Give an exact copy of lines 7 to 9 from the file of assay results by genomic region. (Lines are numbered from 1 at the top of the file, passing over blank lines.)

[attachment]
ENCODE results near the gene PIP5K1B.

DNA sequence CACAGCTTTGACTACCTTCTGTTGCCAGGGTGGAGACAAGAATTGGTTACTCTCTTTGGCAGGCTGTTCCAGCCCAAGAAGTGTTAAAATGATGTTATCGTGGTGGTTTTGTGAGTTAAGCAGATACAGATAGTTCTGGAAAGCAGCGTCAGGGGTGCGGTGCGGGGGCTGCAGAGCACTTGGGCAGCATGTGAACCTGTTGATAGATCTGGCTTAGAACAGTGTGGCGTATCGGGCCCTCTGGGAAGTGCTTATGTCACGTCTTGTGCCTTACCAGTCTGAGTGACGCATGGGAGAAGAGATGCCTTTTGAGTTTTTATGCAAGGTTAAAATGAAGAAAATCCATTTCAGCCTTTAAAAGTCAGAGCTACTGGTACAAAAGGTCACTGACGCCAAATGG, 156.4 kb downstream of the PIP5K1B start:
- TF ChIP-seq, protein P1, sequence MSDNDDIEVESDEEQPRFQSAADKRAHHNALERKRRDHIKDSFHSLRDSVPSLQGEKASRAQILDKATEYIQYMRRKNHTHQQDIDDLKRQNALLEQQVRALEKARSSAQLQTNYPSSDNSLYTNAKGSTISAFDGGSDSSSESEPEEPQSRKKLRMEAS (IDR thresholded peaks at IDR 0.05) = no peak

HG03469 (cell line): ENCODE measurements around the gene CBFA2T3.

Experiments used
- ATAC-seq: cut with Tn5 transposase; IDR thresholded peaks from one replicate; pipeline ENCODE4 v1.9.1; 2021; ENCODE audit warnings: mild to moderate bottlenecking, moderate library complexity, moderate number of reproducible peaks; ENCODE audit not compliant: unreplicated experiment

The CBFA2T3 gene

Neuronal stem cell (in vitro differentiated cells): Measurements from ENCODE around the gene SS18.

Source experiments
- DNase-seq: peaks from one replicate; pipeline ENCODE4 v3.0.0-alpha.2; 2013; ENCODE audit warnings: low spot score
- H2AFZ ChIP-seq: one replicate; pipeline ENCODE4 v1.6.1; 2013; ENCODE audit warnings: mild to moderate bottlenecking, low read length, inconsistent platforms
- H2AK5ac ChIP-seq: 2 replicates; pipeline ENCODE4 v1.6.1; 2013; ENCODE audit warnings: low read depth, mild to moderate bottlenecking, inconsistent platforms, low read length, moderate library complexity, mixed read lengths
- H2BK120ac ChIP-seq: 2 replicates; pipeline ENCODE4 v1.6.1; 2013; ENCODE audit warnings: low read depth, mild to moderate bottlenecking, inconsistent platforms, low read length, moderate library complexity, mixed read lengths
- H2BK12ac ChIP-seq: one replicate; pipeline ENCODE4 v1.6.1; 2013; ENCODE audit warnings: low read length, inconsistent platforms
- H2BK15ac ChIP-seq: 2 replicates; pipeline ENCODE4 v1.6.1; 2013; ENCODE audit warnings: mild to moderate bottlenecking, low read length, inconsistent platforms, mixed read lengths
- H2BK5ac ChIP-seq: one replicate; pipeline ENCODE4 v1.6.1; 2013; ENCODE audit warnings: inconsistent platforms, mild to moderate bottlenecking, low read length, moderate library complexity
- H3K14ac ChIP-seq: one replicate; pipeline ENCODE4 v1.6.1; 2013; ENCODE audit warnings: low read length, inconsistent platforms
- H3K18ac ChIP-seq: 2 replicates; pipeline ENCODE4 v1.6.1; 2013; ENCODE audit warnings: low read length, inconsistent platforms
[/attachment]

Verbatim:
The CBFA2T3 gene

Neuronal stem cell (in vitro differentiated cells): Measurements from ENCODE around the gene SS18.

Source experiments